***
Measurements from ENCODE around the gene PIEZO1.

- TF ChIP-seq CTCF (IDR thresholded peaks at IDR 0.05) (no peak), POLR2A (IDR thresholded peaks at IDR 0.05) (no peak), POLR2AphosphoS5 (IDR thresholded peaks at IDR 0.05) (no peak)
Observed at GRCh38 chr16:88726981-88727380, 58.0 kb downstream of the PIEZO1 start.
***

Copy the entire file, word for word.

Measurements from ENCODE around the gene PIEZO1.

- TF ChIP-seq CTCF (IDR thresholded peaks at IDR 0.05) (no peak), POLR2A (IDR thresholded peaks at IDR 0.05) (no peak), POLR2AphosphoS5 (IDR thresholded peaks at IDR 0.05) (no peak)
Observed at GRCh38 chr16:88726981-88727380, 58.0 kb downstream of the PIEZO1 start.